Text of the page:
‘Serial Stowaway' Held on $200K Bond After Another Airport Arrest

The 64-year-old was arrested Wednesday after being found at the bus stop of Chicago's O'Hare International Airport.

Less than two weeks after Marilyn Hartman was granted freedom to transfer out of a high-security locked psychiatric facility, the so-called "serial stowaway" was ordered held on $200,000 bond following another airport arrest.

Hartman was arrested on trespassing charges around 2:30 p.m. Wednesday when her electronic monitoring bracelet alerted authorities she had violated one of the restrictions placed on her new living guidelines. She had been ordered to stay away from Chicago's O'Hare and Midway airports, Union Station and the Greyhound Bus stops.

The 64-year-old was found at O'Hare's bus shuttle center and placed in custody. She appeared in bond court at 9 a.m. Thursday, where she was formally charged with felony probation violation and misdemeanor criminal trespass.

"As soon as she is given freedom of movement, she goes back," assistant state's attorney Jeff Allen said Thursday. "Her history is, once she's released she goes back."

Following a series of bizarre episodes at O’Hare and Midway airports last year, Hartman spent at least 145 days at Cook County Jail. She was later sentenced to mental health probation with a caveat that she must stay away from so-called "exclusion zones."

At a Feb. 4 hearing, Cook County Judge William Raines agreed to relax restrictions on Hartman’s mental health confinement, allowing her transfer from the locked mental health nursing facility on Chicago's West Side, where she had been living since December, to another facility where she would be allowed to come and go as she pleased. Raines hoped it would help Hartman to get to a place where she could begin a migration back into the community.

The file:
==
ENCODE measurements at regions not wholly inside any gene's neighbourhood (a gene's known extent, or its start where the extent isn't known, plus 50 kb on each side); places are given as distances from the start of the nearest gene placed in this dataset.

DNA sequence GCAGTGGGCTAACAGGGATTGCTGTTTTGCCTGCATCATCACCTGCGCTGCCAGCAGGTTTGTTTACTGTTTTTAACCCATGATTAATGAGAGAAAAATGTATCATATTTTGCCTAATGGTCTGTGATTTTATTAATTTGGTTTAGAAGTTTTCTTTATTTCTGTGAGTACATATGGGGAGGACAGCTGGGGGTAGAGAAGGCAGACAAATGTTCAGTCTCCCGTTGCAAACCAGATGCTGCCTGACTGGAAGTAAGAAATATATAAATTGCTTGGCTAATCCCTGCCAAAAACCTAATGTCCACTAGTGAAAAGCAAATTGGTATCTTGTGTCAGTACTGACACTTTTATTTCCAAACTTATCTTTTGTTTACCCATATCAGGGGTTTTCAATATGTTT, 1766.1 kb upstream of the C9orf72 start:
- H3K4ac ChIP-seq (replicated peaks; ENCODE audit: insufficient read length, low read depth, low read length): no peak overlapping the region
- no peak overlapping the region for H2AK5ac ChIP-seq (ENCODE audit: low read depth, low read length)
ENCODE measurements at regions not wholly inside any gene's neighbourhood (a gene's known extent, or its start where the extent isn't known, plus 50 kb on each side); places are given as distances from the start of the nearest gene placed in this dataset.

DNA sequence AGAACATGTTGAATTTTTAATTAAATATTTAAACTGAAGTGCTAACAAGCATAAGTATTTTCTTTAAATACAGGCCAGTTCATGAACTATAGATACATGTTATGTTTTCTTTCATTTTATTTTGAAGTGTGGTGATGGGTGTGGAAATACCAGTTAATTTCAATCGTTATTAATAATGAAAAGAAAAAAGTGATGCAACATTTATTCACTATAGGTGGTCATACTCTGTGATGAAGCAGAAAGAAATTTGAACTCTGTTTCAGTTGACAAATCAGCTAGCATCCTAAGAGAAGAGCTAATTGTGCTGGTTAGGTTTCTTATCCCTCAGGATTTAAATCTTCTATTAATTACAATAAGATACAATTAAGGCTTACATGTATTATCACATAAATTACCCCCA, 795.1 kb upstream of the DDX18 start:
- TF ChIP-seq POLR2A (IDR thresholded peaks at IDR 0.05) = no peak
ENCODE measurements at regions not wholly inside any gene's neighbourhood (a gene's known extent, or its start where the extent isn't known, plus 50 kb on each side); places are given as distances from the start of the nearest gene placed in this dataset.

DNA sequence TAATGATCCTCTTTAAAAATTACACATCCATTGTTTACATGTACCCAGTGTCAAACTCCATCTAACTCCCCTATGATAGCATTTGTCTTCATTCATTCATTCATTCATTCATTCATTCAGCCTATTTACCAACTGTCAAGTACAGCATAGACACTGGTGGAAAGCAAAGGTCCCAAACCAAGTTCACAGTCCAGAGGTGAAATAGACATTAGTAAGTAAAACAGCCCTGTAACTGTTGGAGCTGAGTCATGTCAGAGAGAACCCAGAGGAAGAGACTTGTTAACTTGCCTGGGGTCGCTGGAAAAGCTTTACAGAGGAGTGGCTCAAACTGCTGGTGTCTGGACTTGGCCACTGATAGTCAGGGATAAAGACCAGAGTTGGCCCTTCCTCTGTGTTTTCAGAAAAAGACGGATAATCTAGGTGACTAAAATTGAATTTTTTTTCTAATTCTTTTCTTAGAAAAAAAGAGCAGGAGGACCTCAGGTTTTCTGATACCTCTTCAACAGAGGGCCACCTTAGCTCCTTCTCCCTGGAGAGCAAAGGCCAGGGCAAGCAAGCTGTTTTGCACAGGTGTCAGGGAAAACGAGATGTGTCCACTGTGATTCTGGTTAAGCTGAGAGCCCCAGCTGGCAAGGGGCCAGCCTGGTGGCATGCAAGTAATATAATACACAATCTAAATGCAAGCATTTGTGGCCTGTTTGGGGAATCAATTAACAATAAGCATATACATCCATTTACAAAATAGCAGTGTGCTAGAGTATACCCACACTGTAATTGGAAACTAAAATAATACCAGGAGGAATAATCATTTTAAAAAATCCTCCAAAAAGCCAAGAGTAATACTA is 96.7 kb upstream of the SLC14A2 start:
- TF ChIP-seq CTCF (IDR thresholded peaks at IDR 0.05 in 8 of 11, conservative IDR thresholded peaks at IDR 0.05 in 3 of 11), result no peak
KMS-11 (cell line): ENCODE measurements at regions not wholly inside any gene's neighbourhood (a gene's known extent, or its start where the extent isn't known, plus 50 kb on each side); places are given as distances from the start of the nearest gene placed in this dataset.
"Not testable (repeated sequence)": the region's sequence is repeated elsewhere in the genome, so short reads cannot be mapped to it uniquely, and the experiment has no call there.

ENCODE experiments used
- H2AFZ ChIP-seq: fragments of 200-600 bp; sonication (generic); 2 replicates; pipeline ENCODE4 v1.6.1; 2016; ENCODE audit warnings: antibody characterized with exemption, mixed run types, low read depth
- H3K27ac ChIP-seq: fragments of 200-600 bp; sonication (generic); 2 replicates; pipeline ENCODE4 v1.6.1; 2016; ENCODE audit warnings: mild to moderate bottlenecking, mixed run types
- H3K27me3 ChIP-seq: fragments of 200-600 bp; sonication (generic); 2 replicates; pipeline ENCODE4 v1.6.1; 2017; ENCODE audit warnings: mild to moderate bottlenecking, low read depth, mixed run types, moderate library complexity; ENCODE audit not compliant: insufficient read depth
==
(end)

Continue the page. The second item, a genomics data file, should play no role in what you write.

In granting her conditional release, Raines warned Hartman that "a lot of time and energy" had been spent on making sure she got the help she needed, and he advised her to follow the court's instructions, otherwised they would be forced to send her to jail.

“Clients who are in treatment they have relapses," said Parle Roe-Taylor, Hartman's attorney. "And we have to make sure they are getting the right treatment along the way.”

Taylor noted that Hartman's arrest has been difficult, but that officials believe she is making progress.

"This is a difficult time for her, especially having no family available who comes, who's here for her,” he said. 

Hartman has tried to get past security at Chicago's O'Hare Airport numerous times, most recently in July of last year.

Hartman also has had several run-ins at San Francisco International Airport and Mineta San Jose International Airport, where she once successfully slipped past security and boarded a Southwest Airlines flight to Los Angeles in 2014. San Mateo County authorities ordered Hartman, who was homeless, to a residential mental health program instead of jail in order to afford her a place to live and a way to access services, but she left there within a week. Her illegal airport escapades have also occurred in Los Angeles, Phoenix and Florida.

Last month in Chicago, Hartman told NBC5 Investigates that she wanted nothing more than to stop the transient life she has led for the last decade. Hartman said at the time she hoped to use her newfound freedom to make frequent use of a nearby library, or perhaps take computer training courses at Truman College.

"I prefer never to see you again," Raines told Hartman in last month's hearing. "People are trying to help you ... I’m not trying to be your dad. I’m doing everything in my power to keep you out of jail."

Now, it appears that warning was prophetic. She could face up to a year in jail.

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